the Dry- Chemistry method (VitrosW system, Johnson &
Johnson) while C-reactive protein (CRP) was measured
by a high-sensitive Chemiluminescent method (Siemens
Diagnostics), at the Clinical Analyses Laboratory of
the Botucatu School of Medicine University Hospital
UNESP in Botucatu/SP. Low density lipoprotein (LDL-c)
was calculated by Friedewald equation (LDL-c =
TC(HDL-c + TG/5) . Glomerular filtration rate was
calculated  and added in adjustments.
Diagnosis of the metabolic syndrome was performed
according to the NCEP-ATP III criteria [32,33] with
adaptation for glucose values . The 5 components
used were high systolic and diastolic blood pressure
and WC measurements, and plasma levels of
triglycerides, HDL-c and, glucose. The metabolic syndrome
was diagnosed when 3 or more of these components
Operational definition of variables
Higher uric acid was considered when was higher than
the 4th quartile ( > 6,5 mg/dL and > 5 mg/dL).
Overweight was classified as BMI 25 kg/m2 , altered
WC was considered when above 102 cm (40.16 inches)
for men and above 88 cm (34.65 inches) for women
[32,33]. Low muscle mass was defined by the muscle
mass index (MMI) (lower quartile vs. higher quartile).
Higher body fat was defined by body fatness higher than
25% for men and higher than 35% for women .
Hypertriglyceridemia was defined by plasma
concentrations 150 mg/dL [32,33], lower HDL-c as < 40 mg/dL
for men and < 50 mg/dL for women [32,33] and
hypercholesterolemia was > 200 mg/dL . Higher plasma
glucose was defined by 100 mg/dL , higher CRP and
gamma-gt (4th quartile).
Statistical analyses were conducted by using the SAS
software for windows (SAS version 9.1.3., SAS Institute,
Inc., Cary, NC) and STATISTICA 6.0. Sample normality
was tested by the Shapiro-Wilk test. Descriptive statistics
were performed for the study, and continuous variables
are presented as means standard deviation (SD) or
median and interquartile intervals. UA values were divided
into quartiles for both genders, and one-way ANOVA
and generalized linear model considering gamma
distribution and link function log were performed in order
to observe the difference between variables according
to the increase in the UA quartile. Logistic regression
(Odds ratio) was made in order to determine the
probability of UA increase (UA > 6.5 mg/dL and UA >
5 mg/dL) by food intake, anthropometry and biochemical
analysis. Backward stepwise multiple regression analysis
was used to determine the main components responsible
for UA increase according to gender. A p value < 0.05 was
adopted as significant.
Higher UA concentrations (last quartile) were associated
with higher values for body adiposity markers (weight,
BMI, WC and % body fat) whilst lower UA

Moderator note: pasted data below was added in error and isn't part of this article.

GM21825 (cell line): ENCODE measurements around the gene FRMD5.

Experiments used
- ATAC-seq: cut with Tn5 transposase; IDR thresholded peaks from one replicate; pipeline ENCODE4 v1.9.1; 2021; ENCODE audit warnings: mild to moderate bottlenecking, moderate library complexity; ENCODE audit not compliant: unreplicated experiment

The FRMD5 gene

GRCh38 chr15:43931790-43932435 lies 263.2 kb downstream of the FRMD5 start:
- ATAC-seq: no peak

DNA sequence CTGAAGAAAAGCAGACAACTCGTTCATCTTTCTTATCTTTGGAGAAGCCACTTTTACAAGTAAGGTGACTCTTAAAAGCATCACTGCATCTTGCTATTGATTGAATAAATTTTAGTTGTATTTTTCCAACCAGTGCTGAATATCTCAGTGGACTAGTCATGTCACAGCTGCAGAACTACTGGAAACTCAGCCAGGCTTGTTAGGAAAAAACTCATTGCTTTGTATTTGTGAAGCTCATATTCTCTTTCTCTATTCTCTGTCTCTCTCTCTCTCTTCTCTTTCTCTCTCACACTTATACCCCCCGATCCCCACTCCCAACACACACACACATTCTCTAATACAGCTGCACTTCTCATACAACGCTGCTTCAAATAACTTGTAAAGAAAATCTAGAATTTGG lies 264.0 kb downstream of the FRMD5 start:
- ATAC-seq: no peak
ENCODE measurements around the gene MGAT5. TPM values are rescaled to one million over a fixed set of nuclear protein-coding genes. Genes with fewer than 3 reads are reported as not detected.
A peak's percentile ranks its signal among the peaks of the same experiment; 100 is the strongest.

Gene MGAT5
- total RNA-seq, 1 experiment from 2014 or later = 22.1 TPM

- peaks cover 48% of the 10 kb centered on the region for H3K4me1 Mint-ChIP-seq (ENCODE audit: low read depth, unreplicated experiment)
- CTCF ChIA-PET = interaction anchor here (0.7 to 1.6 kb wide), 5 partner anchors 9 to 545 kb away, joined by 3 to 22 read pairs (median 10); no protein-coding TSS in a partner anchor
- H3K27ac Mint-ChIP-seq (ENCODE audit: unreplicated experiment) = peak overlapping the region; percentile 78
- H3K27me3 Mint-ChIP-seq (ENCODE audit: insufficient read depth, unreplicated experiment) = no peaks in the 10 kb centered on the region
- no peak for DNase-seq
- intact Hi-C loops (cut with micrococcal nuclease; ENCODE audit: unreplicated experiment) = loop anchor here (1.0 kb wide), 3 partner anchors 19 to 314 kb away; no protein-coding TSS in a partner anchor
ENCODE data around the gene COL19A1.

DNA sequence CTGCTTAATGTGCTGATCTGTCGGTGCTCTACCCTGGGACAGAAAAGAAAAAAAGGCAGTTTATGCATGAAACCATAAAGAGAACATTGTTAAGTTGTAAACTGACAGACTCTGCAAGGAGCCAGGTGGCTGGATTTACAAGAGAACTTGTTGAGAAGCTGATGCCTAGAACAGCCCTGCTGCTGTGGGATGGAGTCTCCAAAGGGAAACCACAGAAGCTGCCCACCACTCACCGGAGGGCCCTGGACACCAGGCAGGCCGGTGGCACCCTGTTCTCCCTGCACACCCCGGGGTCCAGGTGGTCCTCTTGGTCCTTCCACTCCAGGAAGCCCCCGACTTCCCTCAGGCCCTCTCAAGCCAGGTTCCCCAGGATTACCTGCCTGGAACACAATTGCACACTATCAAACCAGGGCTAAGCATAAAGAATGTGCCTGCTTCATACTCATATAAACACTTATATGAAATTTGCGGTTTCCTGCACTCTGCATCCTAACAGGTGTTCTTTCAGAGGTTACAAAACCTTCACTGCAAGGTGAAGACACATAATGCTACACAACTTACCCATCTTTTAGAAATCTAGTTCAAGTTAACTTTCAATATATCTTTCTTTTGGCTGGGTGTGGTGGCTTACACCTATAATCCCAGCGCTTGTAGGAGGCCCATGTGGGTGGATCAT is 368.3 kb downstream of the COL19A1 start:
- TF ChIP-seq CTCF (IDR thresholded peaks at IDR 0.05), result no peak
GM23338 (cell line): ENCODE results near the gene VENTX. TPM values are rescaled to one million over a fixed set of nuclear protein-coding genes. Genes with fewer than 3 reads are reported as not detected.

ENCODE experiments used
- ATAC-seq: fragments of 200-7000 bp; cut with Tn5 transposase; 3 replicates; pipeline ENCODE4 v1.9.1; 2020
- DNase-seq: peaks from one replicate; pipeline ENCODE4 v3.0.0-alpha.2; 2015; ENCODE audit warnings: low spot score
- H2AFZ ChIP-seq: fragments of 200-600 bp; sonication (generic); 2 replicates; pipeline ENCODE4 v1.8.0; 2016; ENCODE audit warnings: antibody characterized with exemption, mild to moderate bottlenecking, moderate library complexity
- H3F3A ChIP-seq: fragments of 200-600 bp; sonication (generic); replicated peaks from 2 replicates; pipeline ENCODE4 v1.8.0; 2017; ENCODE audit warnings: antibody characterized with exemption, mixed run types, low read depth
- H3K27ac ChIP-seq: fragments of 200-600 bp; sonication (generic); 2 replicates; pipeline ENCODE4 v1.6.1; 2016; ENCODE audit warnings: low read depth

concentrations (Q1) were associated with higher MMI values when
compared to the other quartiles. There was no difference
in relation to the individuals age or height (Table 1).
As regards dietary intake, greater polyunsaturated fat
intake was observed in individuals with higher UA
quartiles. Smaller intake of vegetables was also observed in
Table 1 Demographic, anthropometric, clinical and laboratory characterization of individuals according to the uric acid
Body Mass ndex (kg/m2)
Muscle Mass ndex (kg/m2)
Table 2 Odds ratio to present the UA at the higher quartile (UA > 6.5 mg/dL and UA > 5 mg/dL) according to
Body Mass Index (abnormal vs normal)
Muscle Mass Index (P25 vs P75)
Waist Circumference (abnormal vs normal)
% body fat (abnormal vs normal)
Model 1 Adjusted for gender, age and other components of body composition analyzed.
Model 2 Model 1 + Metabolic Syndrome.
Model 3 Model 1 + c-Reactive Protein, gamma-gt, LDL-c, creatinine, urea and albumin.
Model 4 Model 3 + HDL-c, triglycerides, hypertension and glucose.
*p < 0.05.
the second and third quartiles. The intake of other
macronutrients and groups of the pyramid servings did not
show difference according to the increase in the UA
quartile (Table 1).
Urea, creatinine, LDL-c, TC, TG, total proteins and
gamma-GT showed lower values according to the
increase of the UA quartiles. The opposite was observed
for HDL-c, with individuals in the first quartile showing
higher concentrations. No significant difference was
observed for the other biochemical parameters. Sistolyc
blood pressure showed a higher value in the third
quartile while there was no difference for diastolic blood
pressure (Table 1).
The odds ratio for the UA at the last quartile ( UA >
6.5 mg/dL and UA > 5 mg/dL) was performed,
according to alterations in body composition. In model 1,
additionally to the adjustment for gender and age, all body
composition components were included in the same
model, because it was possible to observe the influence
of each compartment alone. Individuals with BMI, WC
and % body fat above normality as well as with little
muscle mass (MMI < P25) showed higher chances of high uric
acid. When MS was adjusted for BMI, % body fat and
MMI (Model 2) remained significant, and WC analysis
was not performed, since it is part of the MS criteria. The
four body-composition components evaluated remained
significant when MS was removed from the adjustment
and CRP (inflammation) gamma-gt LDL-c, glomerular